PICK A SIDE: Is it the right time for an election?
Published August 13, 2021 at 6:27 pm
As if there wasn’t enough going on right now with the pandemic, it appears Canadians can expect to head to the polls next month, as sources have said Prime Minister Justin Trudeau intends to call an election for September 20.
It’s clearly a strategic move, the Liberal government is in a pretty good position currently, as they have now acquired enough COVID-19 vaccines for every Canadian to receive two doses, and their popularity has increased slightly in recent weeks.
According to the latest polling data from 338 Canada, Trudeau’s liberals are in the lead with 36 per cent of support of Canadians.
The Conservatives are a close second, with 29 per cent, while the NDP is in third, with 19.7 per cent.
However, according to 338 Canada’s projections for seats, things aren’t as close—as of August 12, 338 Canada’s projections suggest the Liberals will win a majority government with 171 seats, while the Conservatives would remain the Official Opposition with 109 seats.
Trudeau has attributed this election to a lack of support from other parties in passing legislation—the Liberals currently have a minority government, meaning it’s more difficult to enact new measures, which is problematic given the fact we’re in the midst of a global health crisis.
But, given that the pandemic is still prevalent and COVID-19 cases continue to rise in Canada and across the world, is this the right time for an election?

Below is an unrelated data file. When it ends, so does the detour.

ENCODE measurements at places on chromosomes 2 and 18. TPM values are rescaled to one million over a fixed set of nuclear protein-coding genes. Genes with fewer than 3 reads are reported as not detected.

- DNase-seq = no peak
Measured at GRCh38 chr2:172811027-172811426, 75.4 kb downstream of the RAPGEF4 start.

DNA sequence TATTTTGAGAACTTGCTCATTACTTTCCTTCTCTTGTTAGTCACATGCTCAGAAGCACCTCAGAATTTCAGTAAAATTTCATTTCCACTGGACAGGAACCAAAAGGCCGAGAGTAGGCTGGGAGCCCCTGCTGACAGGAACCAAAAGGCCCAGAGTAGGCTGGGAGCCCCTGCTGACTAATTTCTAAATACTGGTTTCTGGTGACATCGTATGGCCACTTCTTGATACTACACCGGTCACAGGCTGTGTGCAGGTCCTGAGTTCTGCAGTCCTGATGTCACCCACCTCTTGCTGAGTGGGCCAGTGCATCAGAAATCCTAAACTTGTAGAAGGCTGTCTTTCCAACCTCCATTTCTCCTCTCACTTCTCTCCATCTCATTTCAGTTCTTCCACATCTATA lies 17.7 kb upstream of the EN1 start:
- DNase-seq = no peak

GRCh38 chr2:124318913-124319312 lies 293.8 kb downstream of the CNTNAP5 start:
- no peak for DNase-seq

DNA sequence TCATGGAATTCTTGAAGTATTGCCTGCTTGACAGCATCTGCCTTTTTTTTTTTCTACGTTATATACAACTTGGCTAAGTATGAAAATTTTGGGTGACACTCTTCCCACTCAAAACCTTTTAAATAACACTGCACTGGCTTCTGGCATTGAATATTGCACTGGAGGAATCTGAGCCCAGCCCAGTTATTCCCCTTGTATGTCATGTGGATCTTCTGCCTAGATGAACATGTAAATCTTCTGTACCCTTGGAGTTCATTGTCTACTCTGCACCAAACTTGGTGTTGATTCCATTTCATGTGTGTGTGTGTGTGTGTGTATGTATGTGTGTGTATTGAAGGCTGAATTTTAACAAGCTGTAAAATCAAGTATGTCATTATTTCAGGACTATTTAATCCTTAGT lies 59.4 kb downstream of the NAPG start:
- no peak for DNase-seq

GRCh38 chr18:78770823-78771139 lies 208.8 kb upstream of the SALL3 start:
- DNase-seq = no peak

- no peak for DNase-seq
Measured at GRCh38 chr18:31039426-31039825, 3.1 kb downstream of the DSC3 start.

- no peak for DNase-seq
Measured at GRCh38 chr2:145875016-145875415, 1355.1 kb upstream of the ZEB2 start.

Those in favour believe the time to act is now, and, if projections are to be believed, Trudeau should take advantage of the opportunity to win a majority government.
Some have cited Canada’s vaccination numbers, which continue to increase every day, as a reason why an election in the fall isn’t as risky as some believe.
Those opposed to an election have suggested, given how much the government has spent in pandemic-relief measures, having an election now is an unnecessary expense.
Additionally, others feel forcing Canadians to gather in masses to cast their votes is an unnecessary risk that will ultimately lead to a surge in new cases of the virus.
It’s possible Canada could look to the U.S.’s example—our neighbour to the south held their presidential election during the height of the pandemic, and had to make significant adjustments, including offering the option to vote remotely.
This was something that created quite a bit of controversy, as many suggested mail-in ballots presented an increased risk of voter fraud.
So, readers, what do you think? Is now the right time for an election?insauga's Editorial Standards and Policies